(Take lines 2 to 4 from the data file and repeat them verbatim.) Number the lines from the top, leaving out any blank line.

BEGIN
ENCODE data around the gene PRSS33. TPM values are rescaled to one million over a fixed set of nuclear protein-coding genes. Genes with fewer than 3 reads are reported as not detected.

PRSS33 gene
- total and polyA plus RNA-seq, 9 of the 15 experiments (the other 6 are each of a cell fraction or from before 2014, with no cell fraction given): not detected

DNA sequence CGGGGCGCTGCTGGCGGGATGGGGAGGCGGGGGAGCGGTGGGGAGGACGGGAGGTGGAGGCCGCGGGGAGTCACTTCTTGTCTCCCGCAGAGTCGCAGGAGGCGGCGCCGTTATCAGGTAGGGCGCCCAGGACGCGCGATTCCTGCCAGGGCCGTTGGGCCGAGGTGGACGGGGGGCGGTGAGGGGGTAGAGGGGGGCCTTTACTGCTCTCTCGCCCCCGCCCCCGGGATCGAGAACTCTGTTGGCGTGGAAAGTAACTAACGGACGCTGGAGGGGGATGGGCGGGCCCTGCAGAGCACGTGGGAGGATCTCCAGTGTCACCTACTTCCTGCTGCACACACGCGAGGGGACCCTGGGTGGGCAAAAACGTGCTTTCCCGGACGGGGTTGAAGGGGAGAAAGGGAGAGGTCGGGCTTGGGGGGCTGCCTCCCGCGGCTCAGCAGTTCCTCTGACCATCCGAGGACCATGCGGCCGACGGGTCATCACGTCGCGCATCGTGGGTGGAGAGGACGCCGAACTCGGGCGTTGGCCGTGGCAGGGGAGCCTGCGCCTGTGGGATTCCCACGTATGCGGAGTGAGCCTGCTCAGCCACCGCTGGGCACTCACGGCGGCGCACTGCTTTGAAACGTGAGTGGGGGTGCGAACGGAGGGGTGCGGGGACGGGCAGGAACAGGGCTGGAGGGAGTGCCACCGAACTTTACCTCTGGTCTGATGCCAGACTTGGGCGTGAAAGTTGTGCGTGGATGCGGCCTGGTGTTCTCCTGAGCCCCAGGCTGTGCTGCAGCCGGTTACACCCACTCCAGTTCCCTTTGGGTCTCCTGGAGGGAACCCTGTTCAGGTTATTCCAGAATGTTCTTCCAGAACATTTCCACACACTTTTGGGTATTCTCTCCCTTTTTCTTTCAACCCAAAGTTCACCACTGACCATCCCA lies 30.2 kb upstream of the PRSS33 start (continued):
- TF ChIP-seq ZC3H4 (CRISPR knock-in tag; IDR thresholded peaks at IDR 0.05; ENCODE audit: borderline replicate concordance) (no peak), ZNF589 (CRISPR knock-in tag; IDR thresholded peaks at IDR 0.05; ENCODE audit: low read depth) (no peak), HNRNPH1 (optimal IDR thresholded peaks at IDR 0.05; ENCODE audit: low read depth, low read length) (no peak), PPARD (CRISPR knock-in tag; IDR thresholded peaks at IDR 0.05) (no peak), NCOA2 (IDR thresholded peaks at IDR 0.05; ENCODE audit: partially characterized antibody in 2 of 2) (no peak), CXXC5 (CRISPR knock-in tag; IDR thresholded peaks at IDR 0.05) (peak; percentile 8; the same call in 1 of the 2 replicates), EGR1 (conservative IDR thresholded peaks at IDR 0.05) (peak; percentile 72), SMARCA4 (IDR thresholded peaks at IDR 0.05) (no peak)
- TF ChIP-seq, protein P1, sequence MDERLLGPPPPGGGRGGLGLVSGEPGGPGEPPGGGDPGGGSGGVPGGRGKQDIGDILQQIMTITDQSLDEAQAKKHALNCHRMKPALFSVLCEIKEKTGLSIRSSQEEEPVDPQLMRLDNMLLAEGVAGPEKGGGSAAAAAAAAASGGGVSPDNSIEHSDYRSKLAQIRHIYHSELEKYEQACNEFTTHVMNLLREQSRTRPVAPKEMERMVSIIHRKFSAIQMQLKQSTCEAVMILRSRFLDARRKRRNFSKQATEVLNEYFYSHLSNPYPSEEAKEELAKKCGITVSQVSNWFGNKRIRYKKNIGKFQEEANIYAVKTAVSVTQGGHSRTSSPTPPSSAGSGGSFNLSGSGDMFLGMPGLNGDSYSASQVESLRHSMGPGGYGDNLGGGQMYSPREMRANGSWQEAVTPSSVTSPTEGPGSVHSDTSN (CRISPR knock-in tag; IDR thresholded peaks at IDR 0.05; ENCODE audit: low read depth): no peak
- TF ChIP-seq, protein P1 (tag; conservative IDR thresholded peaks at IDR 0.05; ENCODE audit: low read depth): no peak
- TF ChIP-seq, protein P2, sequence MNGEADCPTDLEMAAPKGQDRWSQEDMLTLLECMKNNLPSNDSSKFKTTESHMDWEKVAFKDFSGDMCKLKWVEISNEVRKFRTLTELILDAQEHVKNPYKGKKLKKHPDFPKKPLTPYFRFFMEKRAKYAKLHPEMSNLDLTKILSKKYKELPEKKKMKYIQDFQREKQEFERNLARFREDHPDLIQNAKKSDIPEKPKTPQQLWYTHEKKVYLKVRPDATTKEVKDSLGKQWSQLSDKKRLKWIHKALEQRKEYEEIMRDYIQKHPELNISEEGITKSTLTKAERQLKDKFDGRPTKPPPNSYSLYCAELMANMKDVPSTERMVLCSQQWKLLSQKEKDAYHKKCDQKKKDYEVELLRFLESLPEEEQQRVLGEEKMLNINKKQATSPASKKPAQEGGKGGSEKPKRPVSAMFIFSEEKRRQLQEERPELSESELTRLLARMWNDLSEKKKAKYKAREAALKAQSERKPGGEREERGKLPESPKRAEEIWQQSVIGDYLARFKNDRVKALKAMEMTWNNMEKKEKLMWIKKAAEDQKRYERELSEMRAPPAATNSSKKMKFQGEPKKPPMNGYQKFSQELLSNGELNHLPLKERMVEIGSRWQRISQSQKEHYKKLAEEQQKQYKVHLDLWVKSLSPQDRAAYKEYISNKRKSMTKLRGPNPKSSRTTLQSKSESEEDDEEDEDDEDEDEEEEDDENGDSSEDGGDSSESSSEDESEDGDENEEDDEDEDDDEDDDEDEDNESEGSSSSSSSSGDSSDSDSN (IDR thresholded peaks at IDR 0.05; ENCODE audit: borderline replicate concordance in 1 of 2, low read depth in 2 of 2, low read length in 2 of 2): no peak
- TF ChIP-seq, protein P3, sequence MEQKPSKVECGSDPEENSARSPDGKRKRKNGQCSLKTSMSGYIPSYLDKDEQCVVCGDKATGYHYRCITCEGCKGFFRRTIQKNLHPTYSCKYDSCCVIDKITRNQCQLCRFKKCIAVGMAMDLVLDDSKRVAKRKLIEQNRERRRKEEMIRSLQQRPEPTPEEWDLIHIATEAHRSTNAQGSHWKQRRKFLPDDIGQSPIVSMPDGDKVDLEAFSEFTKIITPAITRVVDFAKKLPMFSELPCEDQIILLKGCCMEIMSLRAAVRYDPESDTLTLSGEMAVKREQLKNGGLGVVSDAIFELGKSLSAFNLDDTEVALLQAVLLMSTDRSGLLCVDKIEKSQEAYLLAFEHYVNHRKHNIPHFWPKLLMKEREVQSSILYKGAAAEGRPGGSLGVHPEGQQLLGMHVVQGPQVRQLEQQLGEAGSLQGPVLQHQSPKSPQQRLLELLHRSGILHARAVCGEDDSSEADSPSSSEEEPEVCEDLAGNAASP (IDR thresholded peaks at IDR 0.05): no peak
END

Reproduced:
PRSS33 gene
- total and polyA plus RNA-seq, 9 of the 15 experiments (the other 6 are each of a cell fraction or from before 2014, with no cell fraction given): not detected

DNA sequence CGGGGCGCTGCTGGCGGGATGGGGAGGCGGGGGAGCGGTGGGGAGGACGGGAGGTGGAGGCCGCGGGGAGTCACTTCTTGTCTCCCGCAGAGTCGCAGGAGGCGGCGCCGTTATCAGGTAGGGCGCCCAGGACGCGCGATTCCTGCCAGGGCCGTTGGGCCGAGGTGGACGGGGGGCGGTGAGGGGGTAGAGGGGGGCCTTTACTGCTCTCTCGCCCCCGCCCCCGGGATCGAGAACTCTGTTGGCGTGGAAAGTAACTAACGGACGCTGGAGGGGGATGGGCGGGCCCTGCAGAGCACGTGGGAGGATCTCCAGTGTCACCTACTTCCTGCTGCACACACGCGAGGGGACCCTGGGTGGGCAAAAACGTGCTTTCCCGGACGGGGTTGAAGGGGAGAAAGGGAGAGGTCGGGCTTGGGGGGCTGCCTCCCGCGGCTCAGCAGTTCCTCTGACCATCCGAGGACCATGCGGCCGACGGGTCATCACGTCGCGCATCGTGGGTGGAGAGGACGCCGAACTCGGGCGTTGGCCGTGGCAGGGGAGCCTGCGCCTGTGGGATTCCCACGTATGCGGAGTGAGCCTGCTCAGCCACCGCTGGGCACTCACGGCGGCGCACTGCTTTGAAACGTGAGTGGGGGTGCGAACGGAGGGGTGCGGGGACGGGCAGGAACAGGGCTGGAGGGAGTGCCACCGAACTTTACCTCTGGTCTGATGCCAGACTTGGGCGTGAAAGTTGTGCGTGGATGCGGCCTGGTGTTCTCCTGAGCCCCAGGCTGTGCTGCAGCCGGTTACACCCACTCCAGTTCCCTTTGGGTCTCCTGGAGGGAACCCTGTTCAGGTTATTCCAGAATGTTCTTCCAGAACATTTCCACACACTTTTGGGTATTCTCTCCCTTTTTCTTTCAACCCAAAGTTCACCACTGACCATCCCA lies 30.2 kb upstream of the PRSS33 start (continued):